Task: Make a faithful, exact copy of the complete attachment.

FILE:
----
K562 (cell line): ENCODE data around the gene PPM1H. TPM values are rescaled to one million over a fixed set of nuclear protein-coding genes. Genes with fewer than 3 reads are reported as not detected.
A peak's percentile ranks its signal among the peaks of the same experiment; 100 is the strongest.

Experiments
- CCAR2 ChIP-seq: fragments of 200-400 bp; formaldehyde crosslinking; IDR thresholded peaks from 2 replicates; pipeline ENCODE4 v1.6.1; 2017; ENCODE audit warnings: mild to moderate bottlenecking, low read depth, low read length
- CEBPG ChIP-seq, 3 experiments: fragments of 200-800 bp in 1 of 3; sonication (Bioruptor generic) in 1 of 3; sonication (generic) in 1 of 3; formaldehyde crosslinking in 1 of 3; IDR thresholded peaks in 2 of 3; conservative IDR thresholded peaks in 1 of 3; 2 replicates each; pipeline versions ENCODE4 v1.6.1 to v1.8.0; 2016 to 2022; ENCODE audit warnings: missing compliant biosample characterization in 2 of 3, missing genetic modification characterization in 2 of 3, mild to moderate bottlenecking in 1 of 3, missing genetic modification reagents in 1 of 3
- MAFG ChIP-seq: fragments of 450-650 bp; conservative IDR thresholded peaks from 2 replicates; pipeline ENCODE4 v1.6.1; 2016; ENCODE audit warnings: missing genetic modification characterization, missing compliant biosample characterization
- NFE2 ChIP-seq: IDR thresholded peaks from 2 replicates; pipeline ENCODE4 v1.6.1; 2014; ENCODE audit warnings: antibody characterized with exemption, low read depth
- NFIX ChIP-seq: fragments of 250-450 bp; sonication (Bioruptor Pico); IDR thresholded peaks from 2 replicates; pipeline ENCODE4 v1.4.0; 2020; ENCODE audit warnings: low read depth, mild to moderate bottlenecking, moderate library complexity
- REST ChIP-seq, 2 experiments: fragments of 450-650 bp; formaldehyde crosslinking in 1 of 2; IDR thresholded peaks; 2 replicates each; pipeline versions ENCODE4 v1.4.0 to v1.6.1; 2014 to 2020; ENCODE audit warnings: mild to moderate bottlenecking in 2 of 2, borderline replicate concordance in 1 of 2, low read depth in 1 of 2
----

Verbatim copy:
K562 (cell line): ENCODE data around the gene PPM1H. TPM values are rescaled to one million over a fixed set of nuclear protein-coding genes. Genes with fewer than 3 reads are reported as not detected.
A peak's percentile ranks its signal among the peaks of the same experiment; 100 is the strongest.

Experiments
- CCAR2 ChIP-seq: fragments of 200-400 bp; formaldehyde crosslinking; IDR thresholded peaks from 2 replicates; pipeline ENCODE4 v1.6.1; 2017; ENCODE audit warnings: mild to moderate bottlenecking, low read depth, low read length
- CEBPG ChIP-seq, 3 experiments: fragments of 200-800 bp in 1 of 3; sonication (Bioruptor generic) in 1 of 3; sonication (generic) in 1 of 3; formaldehyde crosslinking in 1 of 3; IDR thresholded peaks in 2 of 3; conservative IDR thresholded peaks in 1 of 3; 2 replicates each; pipeline versions ENCODE4 v1.6.1 to v1.8.0; 2016 to 2022; ENCODE audit warnings: missing compliant biosample characterization in 2 of 3, missing genetic modification characterization in 2 of 3, mild to moderate bottlenecking in 1 of 3, missing genetic modification reagents in 1 of 3
- MAFG ChIP-seq: fragments of 450-650 bp; conservative IDR thresholded peaks from 2 replicates; pipeline ENCODE4 v1.6.1; 2016; ENCODE audit warnings: missing genetic modification characterization, missing compliant biosample characterization
- NFE2 ChIP-seq: IDR thresholded peaks from 2 replicates; pipeline ENCODE4 v1.6.1; 2014; ENCODE audit warnings: antibody characterized with exemption, low read depth
- NFIX ChIP-seq: fragments of 250-450 bp; sonication (Bioruptor Pico); IDR thresholded peaks from 2 replicates; pipeline ENCODE4 v1.4.0; 2020; ENCODE audit warnings: low read depth, mild to moderate bottlenecking, moderate library complexity
- REST ChIP-seq, 2 experiments: fragments of 450-650 bp; formaldehyde crosslinking in 1 of 2; IDR thresholded peaks; 2 replicates each; pipeline versions ENCODE4 v1.4.0 to v1.6.1; 2014 to 2020; ENCODE audit warnings: mild to moderate bottlenecking in 2 of 2, borderline replicate concordance in 1 of 2, low read depth in 1 of 2